The Road to Recovery

Road to Recovery

Paul Stevens

Carpe Diem (but in a relaxed sort of way)

“ON THE ROAD TO RECOVERY”

It’s been about six weeks since my very unfavourable encounter with a ½ ton pick-up truck and I am pleased to report that I’m well on the way to a complete recovery.  Adding up the damage that was done (multiple broken ribs, cracked vertebrae, facial compression fracture, hyperextended knee, partially separated shoulder, deep bruises and a few nasty gashes thrown in for good measure), I have to be satisfied that although I’m not healing as quickly as a 22 year old, I am knitting myself back together reasonably well and to the satisfaction of the medical people keeping an eye on me.

When the accident occurred, I was knocked out stone cold but I don’t seem to be bothered by anything that would resemble post-concussion problems.  No headaches, no memory issues (none that I can recall anyway), no light or sound sensitivity or any of the other symptoms you hear about when there has been head trauma. I have had a couple of sessions with a therapist who put me through a number of exercises to check out my mental acuity (memory, cognitive performance and the like) and it appears that the two remaining brain cells that I had before the accident were left unscathed and they may even be putting in a bit of overtime to keep me on track.  With no apparent damage to the grey matter, I can only be thankful that it was not as bad as it might have been.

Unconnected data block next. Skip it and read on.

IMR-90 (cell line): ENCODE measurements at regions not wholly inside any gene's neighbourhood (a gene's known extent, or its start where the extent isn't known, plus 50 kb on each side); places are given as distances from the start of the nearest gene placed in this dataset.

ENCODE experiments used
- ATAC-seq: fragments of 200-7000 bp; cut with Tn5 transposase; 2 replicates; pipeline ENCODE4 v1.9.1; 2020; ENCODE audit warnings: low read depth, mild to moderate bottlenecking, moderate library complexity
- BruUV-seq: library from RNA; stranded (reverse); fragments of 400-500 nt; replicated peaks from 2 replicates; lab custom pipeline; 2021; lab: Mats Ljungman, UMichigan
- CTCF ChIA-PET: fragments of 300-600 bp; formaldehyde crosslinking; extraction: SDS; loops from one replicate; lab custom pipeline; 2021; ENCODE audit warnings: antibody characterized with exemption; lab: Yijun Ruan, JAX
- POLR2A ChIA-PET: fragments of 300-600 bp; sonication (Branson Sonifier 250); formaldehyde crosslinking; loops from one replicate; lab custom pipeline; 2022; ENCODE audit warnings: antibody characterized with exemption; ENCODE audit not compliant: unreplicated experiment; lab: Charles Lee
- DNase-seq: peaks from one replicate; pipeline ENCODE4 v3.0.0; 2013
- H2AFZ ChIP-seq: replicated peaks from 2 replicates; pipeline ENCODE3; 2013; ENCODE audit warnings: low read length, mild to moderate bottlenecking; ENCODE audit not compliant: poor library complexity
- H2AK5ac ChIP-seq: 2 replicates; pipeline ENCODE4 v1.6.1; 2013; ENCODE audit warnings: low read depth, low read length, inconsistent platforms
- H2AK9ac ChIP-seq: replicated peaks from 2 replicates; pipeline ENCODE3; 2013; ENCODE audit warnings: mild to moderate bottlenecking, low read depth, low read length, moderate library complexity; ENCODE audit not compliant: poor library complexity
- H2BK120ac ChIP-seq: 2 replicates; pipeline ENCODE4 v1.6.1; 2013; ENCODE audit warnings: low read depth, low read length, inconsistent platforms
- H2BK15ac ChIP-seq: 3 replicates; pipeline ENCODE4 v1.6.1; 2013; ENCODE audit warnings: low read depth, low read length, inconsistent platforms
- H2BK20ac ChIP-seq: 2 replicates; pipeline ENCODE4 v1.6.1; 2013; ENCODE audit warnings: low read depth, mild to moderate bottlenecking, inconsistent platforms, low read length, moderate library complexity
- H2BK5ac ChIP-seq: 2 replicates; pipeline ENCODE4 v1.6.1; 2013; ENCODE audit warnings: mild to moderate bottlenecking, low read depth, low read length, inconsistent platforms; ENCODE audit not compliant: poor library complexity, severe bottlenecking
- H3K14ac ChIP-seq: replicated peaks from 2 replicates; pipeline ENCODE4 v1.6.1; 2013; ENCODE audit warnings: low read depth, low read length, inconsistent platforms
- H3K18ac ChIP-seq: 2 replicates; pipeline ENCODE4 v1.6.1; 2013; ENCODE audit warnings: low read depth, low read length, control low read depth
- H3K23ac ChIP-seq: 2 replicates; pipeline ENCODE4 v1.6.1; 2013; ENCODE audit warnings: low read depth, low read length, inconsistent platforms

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My ribs are actually feeling pretty good as I can laugh, cough, and sneeze without bringing myself to tears.  This would not have been possible just a couple of weeks ago.  To protect the cracked vertebrae, I have to wear a neck brace 24/7 which is driving me nuts.  I can’t rotate my head in any meaningful way and eating without making a mess is a bit of a challenge.  Moreover, I have to wear the damn thing when I sleep which means I can only sleep on my back and I have always been a side-sleeper.  It’s kind of weird going to sleep in one position and waking up exactly the same.  This will be a requirement  for another couple of weeks and should you hear a distinct “Yippee” in the distance in the near future, that will be me punting the neck brace to the sidelines.